Becoming the Book at the Berkeley Rep School of Theatre 

It teaches kids to love literature through acting.

It's a whodunit and, as such, its characters have alibis. A homicide? They had nothing to do with it. That the characters happen to be musical instruments just makes their stories all the more plausible. Who would second-guess a clarinet?

Lemony Snicket's The Composer Is Dead is a musical with text by local novelist Daniel Handler, aka Lemony Snicket, that's onstage at the Berkeley Repertory Theatre through January 15. But it's also a tool with which East Bay kids are now learning to love literature.

The Berkeley Rep School of Theatre (2025 Addison St., Berkeley), which offers courses and intensives for kids and adults at its downtown Berkeley headquarters, also operates the Story Builders program in K-6 schools and libraries throughout nine Bay Area counties.

Following a model created by Joanne Seelig and Gendell Hernandez, each hour-long Target Story Builders session begins with a book, story, or play being read aloud to a group of children. As the session progresses, the children interpret, improvise, explain, and act out the story they've just heard.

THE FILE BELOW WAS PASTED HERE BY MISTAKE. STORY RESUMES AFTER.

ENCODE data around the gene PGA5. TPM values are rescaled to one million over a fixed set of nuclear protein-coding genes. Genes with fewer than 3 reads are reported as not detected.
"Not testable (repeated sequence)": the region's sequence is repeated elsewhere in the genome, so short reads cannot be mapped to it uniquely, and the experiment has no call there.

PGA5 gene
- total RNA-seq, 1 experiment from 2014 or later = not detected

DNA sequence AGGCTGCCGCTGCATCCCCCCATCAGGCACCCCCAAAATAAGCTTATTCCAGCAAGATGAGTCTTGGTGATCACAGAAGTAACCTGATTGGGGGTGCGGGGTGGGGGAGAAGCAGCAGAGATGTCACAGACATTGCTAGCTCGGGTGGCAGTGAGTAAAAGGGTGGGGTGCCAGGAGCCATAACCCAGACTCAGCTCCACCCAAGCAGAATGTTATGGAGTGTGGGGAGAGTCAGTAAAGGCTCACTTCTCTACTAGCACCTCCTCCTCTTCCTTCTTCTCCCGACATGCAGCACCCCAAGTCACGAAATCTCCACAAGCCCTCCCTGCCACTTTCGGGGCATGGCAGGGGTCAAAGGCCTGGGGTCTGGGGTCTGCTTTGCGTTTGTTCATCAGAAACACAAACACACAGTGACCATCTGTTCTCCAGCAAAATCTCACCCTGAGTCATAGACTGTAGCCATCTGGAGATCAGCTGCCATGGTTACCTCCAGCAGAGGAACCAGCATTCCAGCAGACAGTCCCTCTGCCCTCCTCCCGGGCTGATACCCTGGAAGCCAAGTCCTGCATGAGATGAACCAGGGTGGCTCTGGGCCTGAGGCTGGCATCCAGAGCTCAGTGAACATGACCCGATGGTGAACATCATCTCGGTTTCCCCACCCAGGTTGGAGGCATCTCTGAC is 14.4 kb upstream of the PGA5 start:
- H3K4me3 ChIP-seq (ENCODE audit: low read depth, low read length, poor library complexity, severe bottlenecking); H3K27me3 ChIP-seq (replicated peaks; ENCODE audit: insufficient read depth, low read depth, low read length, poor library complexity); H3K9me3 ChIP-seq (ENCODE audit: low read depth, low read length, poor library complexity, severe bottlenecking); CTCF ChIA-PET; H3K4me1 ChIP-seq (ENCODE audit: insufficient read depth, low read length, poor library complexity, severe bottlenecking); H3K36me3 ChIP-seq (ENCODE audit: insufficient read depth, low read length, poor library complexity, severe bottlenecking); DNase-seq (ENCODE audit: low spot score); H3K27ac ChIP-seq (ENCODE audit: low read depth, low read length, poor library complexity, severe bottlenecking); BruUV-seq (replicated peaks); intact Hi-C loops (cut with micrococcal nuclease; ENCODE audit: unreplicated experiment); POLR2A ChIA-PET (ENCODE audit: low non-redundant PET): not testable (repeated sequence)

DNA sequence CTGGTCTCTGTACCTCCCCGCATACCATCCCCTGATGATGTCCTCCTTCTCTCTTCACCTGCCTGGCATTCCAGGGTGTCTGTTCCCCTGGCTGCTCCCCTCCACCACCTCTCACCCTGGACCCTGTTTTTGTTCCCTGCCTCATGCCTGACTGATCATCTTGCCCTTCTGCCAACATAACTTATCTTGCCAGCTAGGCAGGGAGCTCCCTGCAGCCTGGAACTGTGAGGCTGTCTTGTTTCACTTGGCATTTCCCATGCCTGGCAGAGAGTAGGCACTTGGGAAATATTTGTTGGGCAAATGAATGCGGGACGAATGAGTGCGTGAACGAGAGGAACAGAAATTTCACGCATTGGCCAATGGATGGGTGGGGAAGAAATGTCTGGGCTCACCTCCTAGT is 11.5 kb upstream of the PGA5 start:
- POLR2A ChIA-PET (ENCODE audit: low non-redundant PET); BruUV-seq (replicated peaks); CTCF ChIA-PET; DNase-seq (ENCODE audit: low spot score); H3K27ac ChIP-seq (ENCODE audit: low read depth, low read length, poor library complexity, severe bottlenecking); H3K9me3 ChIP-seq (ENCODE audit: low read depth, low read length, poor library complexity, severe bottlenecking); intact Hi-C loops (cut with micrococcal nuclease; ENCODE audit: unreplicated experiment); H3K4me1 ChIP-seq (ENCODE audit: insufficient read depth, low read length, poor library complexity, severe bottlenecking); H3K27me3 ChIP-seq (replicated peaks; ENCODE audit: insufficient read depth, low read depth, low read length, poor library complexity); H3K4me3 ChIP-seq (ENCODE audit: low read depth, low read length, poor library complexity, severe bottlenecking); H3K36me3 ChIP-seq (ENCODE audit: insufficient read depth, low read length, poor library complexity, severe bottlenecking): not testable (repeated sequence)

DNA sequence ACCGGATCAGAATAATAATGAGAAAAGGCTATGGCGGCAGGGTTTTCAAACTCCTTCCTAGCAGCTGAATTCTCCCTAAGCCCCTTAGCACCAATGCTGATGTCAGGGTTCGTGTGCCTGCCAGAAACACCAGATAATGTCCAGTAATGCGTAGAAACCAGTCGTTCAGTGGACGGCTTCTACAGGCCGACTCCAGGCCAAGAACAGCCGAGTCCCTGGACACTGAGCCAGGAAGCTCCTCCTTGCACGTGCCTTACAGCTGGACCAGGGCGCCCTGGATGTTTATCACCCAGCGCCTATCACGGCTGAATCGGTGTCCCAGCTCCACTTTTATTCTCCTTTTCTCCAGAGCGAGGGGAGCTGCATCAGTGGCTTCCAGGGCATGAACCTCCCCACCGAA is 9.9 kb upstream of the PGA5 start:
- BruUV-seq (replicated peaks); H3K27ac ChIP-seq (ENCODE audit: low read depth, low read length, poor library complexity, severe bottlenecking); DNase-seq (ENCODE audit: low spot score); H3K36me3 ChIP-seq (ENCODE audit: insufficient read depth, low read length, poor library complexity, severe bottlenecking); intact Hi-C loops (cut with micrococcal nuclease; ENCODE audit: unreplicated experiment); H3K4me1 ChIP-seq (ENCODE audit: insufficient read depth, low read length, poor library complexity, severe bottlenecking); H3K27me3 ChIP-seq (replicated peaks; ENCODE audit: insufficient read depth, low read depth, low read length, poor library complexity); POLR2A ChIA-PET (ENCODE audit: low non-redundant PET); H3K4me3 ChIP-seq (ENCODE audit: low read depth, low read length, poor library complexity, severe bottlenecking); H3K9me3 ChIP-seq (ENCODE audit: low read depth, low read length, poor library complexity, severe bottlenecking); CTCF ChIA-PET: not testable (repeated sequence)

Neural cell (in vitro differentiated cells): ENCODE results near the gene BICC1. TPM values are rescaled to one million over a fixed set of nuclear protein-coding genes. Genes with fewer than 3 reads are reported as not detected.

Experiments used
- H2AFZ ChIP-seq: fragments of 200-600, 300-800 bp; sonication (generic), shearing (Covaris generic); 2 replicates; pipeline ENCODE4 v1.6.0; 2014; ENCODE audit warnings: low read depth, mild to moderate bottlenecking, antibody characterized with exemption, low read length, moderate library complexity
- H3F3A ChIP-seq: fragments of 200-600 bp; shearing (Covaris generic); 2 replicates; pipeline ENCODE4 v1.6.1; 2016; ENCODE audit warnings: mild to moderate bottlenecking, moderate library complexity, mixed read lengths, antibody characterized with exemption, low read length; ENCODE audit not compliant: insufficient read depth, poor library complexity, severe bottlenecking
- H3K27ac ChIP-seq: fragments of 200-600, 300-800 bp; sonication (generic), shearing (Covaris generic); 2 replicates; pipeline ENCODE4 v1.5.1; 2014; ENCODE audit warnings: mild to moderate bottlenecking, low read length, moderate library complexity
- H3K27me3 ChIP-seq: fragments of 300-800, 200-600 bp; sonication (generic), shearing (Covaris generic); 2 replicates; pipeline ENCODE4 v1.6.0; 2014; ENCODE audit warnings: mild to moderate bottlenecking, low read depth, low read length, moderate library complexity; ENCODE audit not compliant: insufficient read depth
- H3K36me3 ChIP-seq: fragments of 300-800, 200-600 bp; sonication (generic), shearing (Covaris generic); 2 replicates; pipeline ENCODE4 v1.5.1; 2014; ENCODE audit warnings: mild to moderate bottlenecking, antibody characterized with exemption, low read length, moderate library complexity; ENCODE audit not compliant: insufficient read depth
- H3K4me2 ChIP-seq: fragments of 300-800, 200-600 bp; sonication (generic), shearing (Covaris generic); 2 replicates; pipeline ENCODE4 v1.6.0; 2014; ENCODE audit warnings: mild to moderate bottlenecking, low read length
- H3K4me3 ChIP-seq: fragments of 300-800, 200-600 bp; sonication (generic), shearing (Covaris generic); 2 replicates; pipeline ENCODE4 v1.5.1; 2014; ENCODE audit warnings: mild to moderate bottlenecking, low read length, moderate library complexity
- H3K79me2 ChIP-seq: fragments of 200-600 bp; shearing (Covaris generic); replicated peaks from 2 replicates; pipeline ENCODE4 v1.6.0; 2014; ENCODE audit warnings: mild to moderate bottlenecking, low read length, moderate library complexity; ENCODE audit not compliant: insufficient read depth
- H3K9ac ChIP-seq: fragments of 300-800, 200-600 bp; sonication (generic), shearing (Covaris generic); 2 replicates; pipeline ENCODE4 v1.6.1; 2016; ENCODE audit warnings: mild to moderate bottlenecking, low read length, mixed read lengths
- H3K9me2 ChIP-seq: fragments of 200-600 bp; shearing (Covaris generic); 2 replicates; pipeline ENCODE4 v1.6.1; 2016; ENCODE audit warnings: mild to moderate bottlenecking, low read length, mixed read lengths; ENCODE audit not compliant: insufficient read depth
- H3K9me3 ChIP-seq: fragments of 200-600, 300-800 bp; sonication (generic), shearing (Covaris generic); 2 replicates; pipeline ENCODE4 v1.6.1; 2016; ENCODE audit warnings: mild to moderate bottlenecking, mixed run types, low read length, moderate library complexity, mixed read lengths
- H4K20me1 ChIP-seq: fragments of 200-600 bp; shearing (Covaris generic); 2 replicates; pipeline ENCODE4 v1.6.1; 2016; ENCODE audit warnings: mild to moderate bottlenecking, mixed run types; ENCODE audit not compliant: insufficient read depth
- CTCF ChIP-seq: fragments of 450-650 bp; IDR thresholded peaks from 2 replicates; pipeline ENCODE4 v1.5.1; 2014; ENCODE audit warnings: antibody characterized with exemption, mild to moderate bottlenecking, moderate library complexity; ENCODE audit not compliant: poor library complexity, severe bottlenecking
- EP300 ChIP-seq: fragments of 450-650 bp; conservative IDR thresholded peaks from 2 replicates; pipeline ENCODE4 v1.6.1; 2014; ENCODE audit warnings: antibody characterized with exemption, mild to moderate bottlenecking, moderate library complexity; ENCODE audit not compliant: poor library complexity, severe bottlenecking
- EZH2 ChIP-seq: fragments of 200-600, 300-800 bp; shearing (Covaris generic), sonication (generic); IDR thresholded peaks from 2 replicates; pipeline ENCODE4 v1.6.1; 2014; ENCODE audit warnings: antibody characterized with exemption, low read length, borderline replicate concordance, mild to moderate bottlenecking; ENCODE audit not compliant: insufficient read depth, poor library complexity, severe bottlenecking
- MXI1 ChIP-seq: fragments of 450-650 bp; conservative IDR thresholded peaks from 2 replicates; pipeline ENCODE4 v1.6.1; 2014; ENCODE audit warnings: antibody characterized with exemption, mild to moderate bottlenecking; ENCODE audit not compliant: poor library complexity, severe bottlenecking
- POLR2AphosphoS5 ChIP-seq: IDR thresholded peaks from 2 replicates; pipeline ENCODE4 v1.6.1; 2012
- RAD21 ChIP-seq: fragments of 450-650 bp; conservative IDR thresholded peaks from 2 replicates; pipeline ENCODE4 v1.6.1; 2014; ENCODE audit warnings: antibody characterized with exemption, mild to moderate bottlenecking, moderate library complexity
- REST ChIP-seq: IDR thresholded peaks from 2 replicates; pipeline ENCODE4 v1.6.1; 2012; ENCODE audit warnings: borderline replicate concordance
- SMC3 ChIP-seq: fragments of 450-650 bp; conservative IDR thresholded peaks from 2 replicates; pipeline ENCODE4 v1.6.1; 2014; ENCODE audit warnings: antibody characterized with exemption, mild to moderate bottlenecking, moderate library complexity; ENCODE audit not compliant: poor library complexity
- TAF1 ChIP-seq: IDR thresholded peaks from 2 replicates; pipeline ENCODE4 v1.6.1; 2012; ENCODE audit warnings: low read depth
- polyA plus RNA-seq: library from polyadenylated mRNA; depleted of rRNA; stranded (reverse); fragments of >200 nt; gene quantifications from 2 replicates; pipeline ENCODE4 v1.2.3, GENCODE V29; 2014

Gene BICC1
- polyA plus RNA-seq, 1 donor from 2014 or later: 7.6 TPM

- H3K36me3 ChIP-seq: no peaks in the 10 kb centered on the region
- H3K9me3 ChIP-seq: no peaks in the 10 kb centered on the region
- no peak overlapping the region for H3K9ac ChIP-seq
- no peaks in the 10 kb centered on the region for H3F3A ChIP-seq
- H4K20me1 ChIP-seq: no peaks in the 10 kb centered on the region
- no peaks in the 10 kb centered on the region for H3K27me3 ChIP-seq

"It's a literacy program that gives students multiple ways into the works," said Berkeley Rep School of Theatre outreach coordinator and longtime teaching artist Dave Maier. "Children learn in many different ways. Some are not great readers but are good kinesthetic learners, so they comprehend the work better if they can move around. So we scaffold the curriculum."

During the read-alouds, "we intentionally don't show any pictures, because we want the students to create those images in their minds." After they've heard a story and created mental images, the kids are invited to pose as the characters, "frozen-statue" style, then create dialogue and scenes.

Lemony Snicket's The Composer Is Dead will be the subject of a Story Builders session at the Oakland Public Library's Cesar Chavez Branch (3301 E. 12th St., Oakland) on Thursday, December 23. Updating Peter and the Wolf's method of personalizing an orchestra's elements, the story's characters include a tuba, a viola, and other instruments.

"As school budgets are being cut and arts education is being annihilated, we can use theater art to teach anything" — even mathematics. Maier fondly remembers a session in which students in a middle-school math class staged the equation for finding the radius of a circle.

"They demonstrated what the radius was, and they told me they had to be squared in order for the equation to work. If students can get up and act something out or say it out loud to others, they're demonstrating that they have knowledge and that they understand." 3 p.m., free.

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